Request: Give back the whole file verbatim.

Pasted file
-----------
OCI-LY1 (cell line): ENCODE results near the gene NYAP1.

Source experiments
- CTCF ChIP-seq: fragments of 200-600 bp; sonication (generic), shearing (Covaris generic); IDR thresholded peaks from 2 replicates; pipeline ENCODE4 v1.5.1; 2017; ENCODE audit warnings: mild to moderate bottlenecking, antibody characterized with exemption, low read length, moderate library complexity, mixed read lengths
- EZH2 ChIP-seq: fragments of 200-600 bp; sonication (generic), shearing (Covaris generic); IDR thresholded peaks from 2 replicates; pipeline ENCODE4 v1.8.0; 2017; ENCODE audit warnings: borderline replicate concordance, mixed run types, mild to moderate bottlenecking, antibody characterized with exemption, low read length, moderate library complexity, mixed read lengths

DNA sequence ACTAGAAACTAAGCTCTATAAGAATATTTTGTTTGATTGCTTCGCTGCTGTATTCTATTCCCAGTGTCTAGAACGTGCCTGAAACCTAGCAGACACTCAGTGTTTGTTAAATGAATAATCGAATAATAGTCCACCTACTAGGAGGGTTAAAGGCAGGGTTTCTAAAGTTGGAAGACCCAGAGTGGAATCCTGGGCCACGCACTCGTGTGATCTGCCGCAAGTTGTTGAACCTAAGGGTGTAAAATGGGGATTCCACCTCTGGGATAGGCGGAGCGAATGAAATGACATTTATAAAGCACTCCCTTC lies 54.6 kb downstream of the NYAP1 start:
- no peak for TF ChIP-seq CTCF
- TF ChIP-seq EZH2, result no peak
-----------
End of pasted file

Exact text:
OCI-LY1 (cell line): ENCODE results near the gene NYAP1.

Source experiments
- CTCF ChIP-seq: fragments of 200-600 bp; sonication (generic), shearing (Covaris generic); IDR thresholded peaks from 2 replicates; pipeline ENCODE4 v1.5.1; 2017; ENCODE audit warnings: mild to moderate bottlenecking, antibody characterized with exemption, low read length, moderate library complexity, mixed read lengths
- EZH2 ChIP-seq: fragments of 200-600 bp; sonication (generic), shearing (Covaris generic); IDR thresholded peaks from 2 replicates; pipeline ENCODE4 v1.8.0; 2017; ENCODE audit warnings: borderline replicate concordance, mixed run types, mild to moderate bottlenecking, antibody characterized with exemption, low read length, moderate library complexity, mixed read lengths

DNA sequence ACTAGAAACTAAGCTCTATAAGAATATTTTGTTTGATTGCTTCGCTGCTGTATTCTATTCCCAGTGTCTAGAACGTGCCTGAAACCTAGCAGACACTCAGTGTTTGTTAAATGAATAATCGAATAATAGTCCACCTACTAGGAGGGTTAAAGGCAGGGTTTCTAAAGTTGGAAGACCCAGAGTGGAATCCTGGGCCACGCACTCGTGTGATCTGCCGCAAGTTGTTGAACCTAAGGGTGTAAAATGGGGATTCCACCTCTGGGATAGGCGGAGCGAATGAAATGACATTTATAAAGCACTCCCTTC lies 54.6 kb downstream of the NYAP1 start:
- no peak for TF ChIP-seq CTCF
- TF ChIP-seq EZH2, result no peak